Feud: Ryan Murphy mentions Damien

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Re: Ryan Murphy mentions Damien

Postby Greg » Thu Apr 06, 2017 4:16 pm

Mister Tee wrote:Travel between NY and LA was considerably more taxing at that point -- jet travel, unbelievable as it may sound, was only a few years old then -- and many non-Angelenos opted to pass on the Oscars over the next decade or so (there were absent winners almost every year into the 70s).


Does this mean, for example, that people who lived in Los Angeles and read the New York Times would have to wait until it was a day or two old?
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Re: Ryan Murphy mentions Damien

Postby Mister Tee » Thu Apr 06, 2017 1:01 pm

So, since this episode is the one that got me to watch the show (and apparently was Murphy's inspiration), some comments:

The 1962 (not 1963, as Feud annoyingly called it) show holds special meaning for me, as it was the first time I saw the Oscars. I recall the winners vividly (especially the ones I'd seen: The Miracle Worker, The Music Man, The Wonderful World of the Brothers Grimm), but was of course unaware of the behind-the-scenes machinations that Damien & Mason recounted which are now general knowledge. I don't recall any of the NY papers making much of the Crawford appearance -- the headline on the next morning's Daily News was simply "Peck, Bancroft Win Top Oscars". But in those days there was a significant gap between NY and Hollywood thinking -- as witness the Cliff Robertson win six years later, something no one in NY expected, but which was apparently a popular choice in LA. I assume Crawford probably ruled in the LA press.

This NY/Hollywood gap also helps explain the decisions by both Page and Bancroft not to show up for the show that year. Travel between NY and LA was considerably more taxing at that point -- jet travel, unbelievable as it may sound, was only a few years old then -- and many non-Angelenos opted to pass on the Oscars over the next decade or so (there were absent winners almost every year into the 70s). I think the show took liberties in assuming Page and Bancroft were somehow pleased to have Crawford stand in for them (I was OK with them seeing through her ploy, but having them seem to support her as a woman wronged felt over the line -- might at least one of them have empathized with the Bette Davis side of the argument?). But having them agree to avoid the hoo-ha of Oscar night was perfectly believable, to me.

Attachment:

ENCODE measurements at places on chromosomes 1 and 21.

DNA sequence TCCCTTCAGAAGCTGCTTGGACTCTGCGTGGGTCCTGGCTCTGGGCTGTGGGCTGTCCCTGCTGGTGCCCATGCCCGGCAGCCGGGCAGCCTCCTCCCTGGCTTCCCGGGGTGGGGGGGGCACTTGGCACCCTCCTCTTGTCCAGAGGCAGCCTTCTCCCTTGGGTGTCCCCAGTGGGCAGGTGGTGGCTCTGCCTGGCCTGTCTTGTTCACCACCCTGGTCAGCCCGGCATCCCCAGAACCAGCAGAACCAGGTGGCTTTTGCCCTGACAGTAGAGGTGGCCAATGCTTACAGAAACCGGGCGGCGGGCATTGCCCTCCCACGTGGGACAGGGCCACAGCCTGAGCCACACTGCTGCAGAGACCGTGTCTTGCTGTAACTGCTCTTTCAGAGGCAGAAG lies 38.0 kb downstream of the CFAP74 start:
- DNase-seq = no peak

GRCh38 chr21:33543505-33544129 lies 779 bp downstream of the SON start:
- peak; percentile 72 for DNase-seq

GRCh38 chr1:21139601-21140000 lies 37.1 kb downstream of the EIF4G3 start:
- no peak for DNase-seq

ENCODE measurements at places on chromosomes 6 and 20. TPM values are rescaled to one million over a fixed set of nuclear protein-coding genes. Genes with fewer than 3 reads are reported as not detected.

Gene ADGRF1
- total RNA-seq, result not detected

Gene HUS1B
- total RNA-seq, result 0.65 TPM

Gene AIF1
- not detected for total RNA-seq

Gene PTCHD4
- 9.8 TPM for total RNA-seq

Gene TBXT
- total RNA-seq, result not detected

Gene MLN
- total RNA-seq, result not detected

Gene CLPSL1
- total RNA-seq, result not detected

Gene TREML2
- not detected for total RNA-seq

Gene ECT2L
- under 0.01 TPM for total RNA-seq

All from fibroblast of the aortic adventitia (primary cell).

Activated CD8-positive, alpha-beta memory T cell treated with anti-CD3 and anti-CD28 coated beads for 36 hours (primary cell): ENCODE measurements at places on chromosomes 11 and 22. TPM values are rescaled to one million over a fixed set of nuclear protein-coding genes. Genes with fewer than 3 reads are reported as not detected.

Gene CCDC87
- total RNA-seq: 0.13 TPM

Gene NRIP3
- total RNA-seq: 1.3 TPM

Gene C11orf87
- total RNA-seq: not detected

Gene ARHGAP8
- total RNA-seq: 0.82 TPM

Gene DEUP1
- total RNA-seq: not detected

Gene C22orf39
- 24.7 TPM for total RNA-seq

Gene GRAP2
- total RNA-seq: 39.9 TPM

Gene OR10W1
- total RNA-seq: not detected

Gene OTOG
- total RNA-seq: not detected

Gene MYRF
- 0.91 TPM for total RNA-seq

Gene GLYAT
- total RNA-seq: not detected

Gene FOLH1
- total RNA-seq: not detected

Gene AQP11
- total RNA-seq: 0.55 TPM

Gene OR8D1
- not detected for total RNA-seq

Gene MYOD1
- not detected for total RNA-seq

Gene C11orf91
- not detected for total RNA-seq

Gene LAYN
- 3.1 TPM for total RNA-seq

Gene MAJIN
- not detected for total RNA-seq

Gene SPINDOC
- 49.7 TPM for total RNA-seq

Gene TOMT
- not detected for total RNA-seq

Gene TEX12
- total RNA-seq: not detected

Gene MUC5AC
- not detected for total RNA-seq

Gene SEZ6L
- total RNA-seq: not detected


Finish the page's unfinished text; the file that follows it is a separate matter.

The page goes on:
It's always been difficult for me to believe Davis expected to win for such an outre performance -- especially with Page and Bancroft up for more traditional work (in an era when stage adaptations had won quite a few acting Oscars). (I exclude Hepburn because Long Day's Journey, with its sole nomination, was less an overall contender than Miracle Worker or Sweet Bird.) I assume the fact that NY Critics -- thanks to the newspaper strike -- hadn't voted that year left the field more wide-open than usual, and Hollywood loyalty, which had two years earlier got Elizabeth Taylor that ridiculous award, was thought to be asserting itself. I'm just saying, Bancroft or Page seem far more logical winners by prevailing standards, and Davis might have set herself up for her crushing disappointment.

(Side note: It also seemed silly that the race for best picture was characterized as between Lawrence and The Music Man, since the latter had neither director nor screenplay nods. Lawrence was probably the runaway winner, but if anything was its competition, it was Mockingbird.)